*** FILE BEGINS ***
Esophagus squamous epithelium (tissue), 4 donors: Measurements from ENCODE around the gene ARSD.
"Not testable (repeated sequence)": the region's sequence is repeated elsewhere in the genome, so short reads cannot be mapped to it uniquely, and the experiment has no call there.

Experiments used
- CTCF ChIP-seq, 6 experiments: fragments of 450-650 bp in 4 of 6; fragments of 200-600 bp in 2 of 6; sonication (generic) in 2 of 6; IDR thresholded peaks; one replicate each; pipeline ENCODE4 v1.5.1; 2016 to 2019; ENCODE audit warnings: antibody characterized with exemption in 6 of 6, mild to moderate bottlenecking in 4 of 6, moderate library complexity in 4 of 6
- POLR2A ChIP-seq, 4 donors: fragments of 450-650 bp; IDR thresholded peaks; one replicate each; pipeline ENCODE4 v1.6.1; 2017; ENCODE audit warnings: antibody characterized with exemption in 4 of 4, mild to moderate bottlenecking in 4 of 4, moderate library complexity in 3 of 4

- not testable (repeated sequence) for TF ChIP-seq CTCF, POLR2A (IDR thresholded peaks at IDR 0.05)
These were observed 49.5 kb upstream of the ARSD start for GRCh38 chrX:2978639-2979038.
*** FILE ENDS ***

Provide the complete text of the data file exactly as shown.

Esophagus squamous epithelium (tissue), 4 donors: Measurements from ENCODE around the gene ARSD.
"Not testable (repeated sequence)": the region's sequence is repeated elsewhere in the genome, so short reads cannot be mapped to it uniquely, and the experiment has no call there.

Experiments used
- CTCF ChIP-seq, 6 experiments: fragments of 450-650 bp in 4 of 6; fragments of 200-600 bp in 2 of 6; sonication (generic) in 2 of 6; IDR thresholded peaks; one replicate each; pipeline ENCODE4 v1.5.1; 2016 to 2019; ENCODE audit warnings: antibody characterized with exemption in 6 of 6, mild to moderate bottlenecking in 4 of 6, moderate library complexity in 4 of 6
- POLR2A ChIP-seq, 4 donors: fragments of 450-650 bp; IDR thresholded peaks; one replicate each; pipeline ENCODE4 v1.6.1; 2017; ENCODE audit warnings: antibody characterized with exemption in 4 of 4, mild to moderate bottlenecking in 4 of 4, moderate library complexity in 3 of 4

- not testable (repeated sequence) for TF ChIP-seq CTCF, POLR2A (IDR thresholded peaks at IDR 0.05)
These were observed 49.5 kb upstream of the ARSD start for GRCh38 chrX:2978639-2979038.